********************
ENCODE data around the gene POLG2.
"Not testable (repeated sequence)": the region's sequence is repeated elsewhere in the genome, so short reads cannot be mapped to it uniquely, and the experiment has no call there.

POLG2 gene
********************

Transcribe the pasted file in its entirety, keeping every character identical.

ENCODE data around the gene POLG2.
"Not testable (repeated sequence)": the region's sequence is repeated elsewhere in the genome, so short reads cannot be mapped to it uniquely, and the experiment has no call there.

POLG2 gene